Refugees Magazine, 1 March 1997
Rasaratham Suresh, a Tamil from Jaffna in Sri Lanka travelled a long way from his home town to a country he had hardly heard about before. His story illustrates how a mixture of political turmoil and economic hardship drives people from their home countries. It also shows how travel destinations unexpectedly change.
Interview by Jakub Boratynski
On a chilly February morning, the refugee reception centre in Debak near Warsaw is nearly empty. The day before, a large group of Somalis was moved to another centre in southern Poland. That's why Rasaratham Suresh does not have too many customers in the canteen where he sells cigarettes, candies and beer so we sit at an old wooden table and talk.
Last autumn, the 31-year-old Tamil arrived in a country he had hardly heard of before. Coming from a well-off middle class family in Jaffna, Rasaratham earned a degree in electronic engineering from the University of Colombo. He later married Kalevani, his high school sweetheart, who teaches the traditional Indian dance Bharatha Natiyam. Rasaratham says he never wished for anything extraordinary, just a simple, peaceful existence and a happy family life. He took seriously what his father, a former political activist, used to tell him: "Tamils do not have it easy. So study hard and find a good job." But it did not quite work out that way.
"Problems started when I was looking for my first job," he recalls now. "Any employer who realized that I was a Tamil no longer wanted to talk to me. Any young Tamil like me was automatically suspected of being a member of the Tamil Tigers" – the army of the separatist movement in northern Sri Lanka.
Rasaratham, like many Sri Lankans of his generation, eventually found a job in one of the Persian Gulf countries. But he returned home after he received more and more worrying news about the safety of his family in Jaffna. In October 1991, his house was bombed. Kalevani survived by chance because she had gone to the kitchen just before the blast. "Before that incident we had problems but we could still stay in our house," Rasaratham said. "When that was destroyed and we lost everything, I really felt like a refugee." After that, as the frontlines continually shifted, so the Rasarathams were constantly forced to move from one place to another in search of safety.
In June 1994, during a routine police check in Colombo, Rasaratham was arrested and held for two weeks. He was released after his family paid the equivalent of $1,000, only to be arrested again in similar circumstances in August 1995. He says as a young Tamil, he was doomed to have problems either with the government or with the Tigers who tried to recruit young Tamils. "I neither wanted to work for the government nor was I keen on fighting for the Tigers," he says.
"My little daughter had a serious hearing problem as a result of the shelling. I was really afraid for her," he said. It finally made him decide to get out of Sri Lanka. This cost him $20,000, practically all the savings his brother had made while working in a restaurant in the mountain resort of St. Gallen in Switzerland. The money went to a smuggler in Colombo who euphemistically called himself a 'travel agent.'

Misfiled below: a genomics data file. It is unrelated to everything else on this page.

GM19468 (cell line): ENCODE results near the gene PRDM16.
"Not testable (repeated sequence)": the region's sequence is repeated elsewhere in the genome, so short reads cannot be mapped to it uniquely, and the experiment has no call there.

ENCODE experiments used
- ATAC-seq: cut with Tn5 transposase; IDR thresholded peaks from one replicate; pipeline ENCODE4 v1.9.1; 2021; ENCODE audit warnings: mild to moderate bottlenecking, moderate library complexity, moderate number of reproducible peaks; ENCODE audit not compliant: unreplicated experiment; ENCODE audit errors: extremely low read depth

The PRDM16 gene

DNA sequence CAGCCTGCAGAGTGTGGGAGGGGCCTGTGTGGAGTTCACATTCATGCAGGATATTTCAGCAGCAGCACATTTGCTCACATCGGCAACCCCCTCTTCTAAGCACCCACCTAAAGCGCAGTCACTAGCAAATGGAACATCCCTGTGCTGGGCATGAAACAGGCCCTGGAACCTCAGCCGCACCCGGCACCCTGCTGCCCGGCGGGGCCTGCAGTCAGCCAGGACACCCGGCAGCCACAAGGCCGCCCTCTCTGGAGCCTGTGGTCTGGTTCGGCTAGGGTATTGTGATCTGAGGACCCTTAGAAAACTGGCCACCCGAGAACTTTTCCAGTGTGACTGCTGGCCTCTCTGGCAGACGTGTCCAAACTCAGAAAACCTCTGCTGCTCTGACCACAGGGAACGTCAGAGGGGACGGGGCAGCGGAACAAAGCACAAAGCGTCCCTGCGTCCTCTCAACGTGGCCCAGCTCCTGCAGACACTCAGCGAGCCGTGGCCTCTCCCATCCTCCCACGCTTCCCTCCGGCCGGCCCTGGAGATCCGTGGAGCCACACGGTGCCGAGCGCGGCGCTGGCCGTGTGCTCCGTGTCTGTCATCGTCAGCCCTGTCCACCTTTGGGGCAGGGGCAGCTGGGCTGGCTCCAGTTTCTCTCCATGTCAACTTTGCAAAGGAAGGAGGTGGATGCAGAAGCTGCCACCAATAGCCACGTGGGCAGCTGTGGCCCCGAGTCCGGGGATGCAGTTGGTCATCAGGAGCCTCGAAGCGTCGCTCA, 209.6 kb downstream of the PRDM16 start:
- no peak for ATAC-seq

Everything then happened very quickly. He recalls taking a taxi to the airport, where he showed his brand new passport and ticket. "The 'travel agent' had told me that everything was O.K. and I shouldn't worry," Rasaratham laughs sarcastically, "I really was not worried at that point. I thought that the $20,000 would get me to Zurich." To his astonishment the signs at the airport where he and his family landed read MOSCOW. In the arrival area, they were approached by a Russian who spoke little English but nevertheless collected the 'balance' of the money owed the so-called travel agent.
They spent five days in total isolation in a house on the outskirts of Moscow before being bundled into a car for 36 hours and finally dumped at another large house already full of Sri Lankans, Indians and Bangladeshis. "We were crammed into this house like sardines in a tin can," he says. "A guy brought us some water and biscuits. The 'Made in Poland' label on the packet of biscuits told me where I actually was."
Rasaratham was finally taken by the Polish police to a reception centre in the town of Debak where he "spent the first three months just sleeping and eating. It was very depressing." Eventually one of the centre's social workers, Mrs. Ania, asked him to run the canteen where he now earns 200 zloty ($70) per month and escapes the boredom just a little. His wife and daughter Anushika have joined him and life is getting better. "It's very simple," he says. "Here, we don't hear bombs and machine guns."
Asked whether he would like ever to return home, he responds, "Sri Lanka is my only mother country. One day I will go back there. We still have 50 acres of land which is now in the war zone." He points to his friend who has joined us at the canteen's table and says emphatically: "He is a very, very rich man. For generations they had accumulated so much land. Do you believe that if our country was peaceful we would have any economic problems?"
Rasaratham talks a lot about the future. A Polish businessman offered him a job. Mrs. Ania has told him that he could have his engineering degree recognized in Poland. And as more Sri Lankans start to settle in Poland, his wife could perhaps start giving dancing classes. At heart, whether in Sri Lanka or Poland, Rasaratham is an optimist. That is in sharp contrast to many asylum-seekers striving to make it to western Europe.
Source: Refugees Magazine Issue 107 (1997)